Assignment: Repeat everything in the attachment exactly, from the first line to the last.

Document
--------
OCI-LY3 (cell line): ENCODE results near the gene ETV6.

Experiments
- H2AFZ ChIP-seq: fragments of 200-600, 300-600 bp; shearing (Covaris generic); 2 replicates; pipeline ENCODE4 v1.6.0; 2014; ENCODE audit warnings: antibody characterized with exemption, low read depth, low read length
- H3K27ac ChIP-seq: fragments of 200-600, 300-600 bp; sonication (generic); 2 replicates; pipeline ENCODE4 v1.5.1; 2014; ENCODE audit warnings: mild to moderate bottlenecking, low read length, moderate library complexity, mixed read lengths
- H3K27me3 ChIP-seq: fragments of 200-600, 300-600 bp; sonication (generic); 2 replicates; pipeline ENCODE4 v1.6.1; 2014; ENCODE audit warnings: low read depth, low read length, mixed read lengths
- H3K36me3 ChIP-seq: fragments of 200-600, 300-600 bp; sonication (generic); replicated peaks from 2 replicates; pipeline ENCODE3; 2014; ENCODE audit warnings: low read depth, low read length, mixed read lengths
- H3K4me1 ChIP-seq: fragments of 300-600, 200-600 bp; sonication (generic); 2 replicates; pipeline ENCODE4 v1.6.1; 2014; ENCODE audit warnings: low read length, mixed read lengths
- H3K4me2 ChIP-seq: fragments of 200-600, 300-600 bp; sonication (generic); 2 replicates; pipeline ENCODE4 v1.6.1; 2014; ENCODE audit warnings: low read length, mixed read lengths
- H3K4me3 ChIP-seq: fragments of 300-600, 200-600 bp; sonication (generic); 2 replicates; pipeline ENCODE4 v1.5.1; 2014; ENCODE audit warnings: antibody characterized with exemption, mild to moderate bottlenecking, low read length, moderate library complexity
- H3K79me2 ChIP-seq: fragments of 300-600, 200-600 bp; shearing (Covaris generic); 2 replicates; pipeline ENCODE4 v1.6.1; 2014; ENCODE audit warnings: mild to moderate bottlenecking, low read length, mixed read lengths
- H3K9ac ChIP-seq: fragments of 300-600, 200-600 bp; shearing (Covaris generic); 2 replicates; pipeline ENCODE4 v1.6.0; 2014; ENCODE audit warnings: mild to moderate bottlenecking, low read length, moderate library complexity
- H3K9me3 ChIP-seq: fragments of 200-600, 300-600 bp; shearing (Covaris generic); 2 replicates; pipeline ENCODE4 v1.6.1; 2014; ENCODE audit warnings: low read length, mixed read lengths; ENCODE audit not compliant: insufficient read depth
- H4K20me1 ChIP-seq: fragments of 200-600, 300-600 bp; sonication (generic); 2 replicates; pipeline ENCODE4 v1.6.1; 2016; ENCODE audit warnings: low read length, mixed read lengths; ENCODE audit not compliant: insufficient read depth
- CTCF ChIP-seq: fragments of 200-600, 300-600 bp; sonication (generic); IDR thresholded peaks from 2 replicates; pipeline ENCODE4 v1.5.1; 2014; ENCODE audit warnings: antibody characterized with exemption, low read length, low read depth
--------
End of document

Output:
OCI-LY3 (cell line): ENCODE results near the gene ETV6.

Experiments
- H2AFZ ChIP-seq: fragments of 200-600, 300-600 bp; shearing (Covaris generic); 2 replicates; pipeline ENCODE4 v1.6.0; 2014; ENCODE audit warnings: antibody characterized with exemption, low read depth, low read length
- H3K27ac ChIP-seq: fragments of 200-600, 300-600 bp; sonication (generic); 2 replicates; pipeline ENCODE4 v1.5.1; 2014; ENCODE audit warnings: mild to moderate bottlenecking, low read length, moderate library complexity, mixed read lengths
- H3K27me3 ChIP-seq: fragments of 200-600, 300-600 bp; sonication (generic); 2 replicates; pipeline ENCODE4 v1.6.1; 2014; ENCODE audit warnings: low read depth, low read length, mixed read lengths
- H3K36me3 ChIP-seq: fragments of 200-600, 300-600 bp; sonication (generic); replicated peaks from 2 replicates; pipeline ENCODE3; 2014; ENCODE audit warnings: low read depth, low read length, mixed read lengths
- H3K4me1 ChIP-seq: fragments of 300-600, 200-600 bp; sonication (generic); 2 replicates; pipeline ENCODE4 v1.6.1; 2014; ENCODE audit warnings: low read length, mixed read lengths
- H3K4me2 ChIP-seq: fragments of 200-600, 300-600 bp; sonication (generic); 2 replicates; pipeline ENCODE4 v1.6.1; 2014; ENCODE audit warnings: low read length, mixed read lengths
- H3K4me3 ChIP-seq: fragments of 300-600, 200-600 bp; sonication (generic); 2 replicates; pipeline ENCODE4 v1.5.1; 2014; ENCODE audit warnings: antibody characterized with exemption, mild to moderate bottlenecking, low read length, moderate library complexity
- H3K79me2 ChIP-seq: fragments of 300-600, 200-600 bp; shearing (Covaris generic); 2 replicates; pipeline ENCODE4 v1.6.1; 2014; ENCODE audit warnings: mild to moderate bottlenecking, low read length, mixed read lengths
- H3K9ac ChIP-seq: fragments of 300-600, 200-600 bp; shearing (Covaris generic); 2 replicates; pipeline ENCODE4 v1.6.0; 2014; ENCODE audit warnings: mild to moderate bottlenecking, low read length, moderate library complexity
- H3K9me3 ChIP-seq: fragments of 200-600, 300-600 bp; shearing (Covaris generic); 2 replicates; pipeline ENCODE4 v1.6.1; 2014; ENCODE audit warnings: low read length, mixed read lengths; ENCODE audit not compliant: insufficient read depth
- H4K20me1 ChIP-seq: fragments of 200-600, 300-600 bp; sonication (generic); 2 replicates; pipeline ENCODE4 v1.6.1; 2016; ENCODE audit warnings: low read length, mixed read lengths; ENCODE audit not compliant: insufficient read depth
- CTCF ChIP-seq: fragments of 200-600, 300-600 bp; sonication (generic); IDR thresholded peaks from 2 replicates; pipeline ENCODE4 v1.5.1; 2014; ENCODE audit warnings: antibody characterized with exemption, low read length, low read depth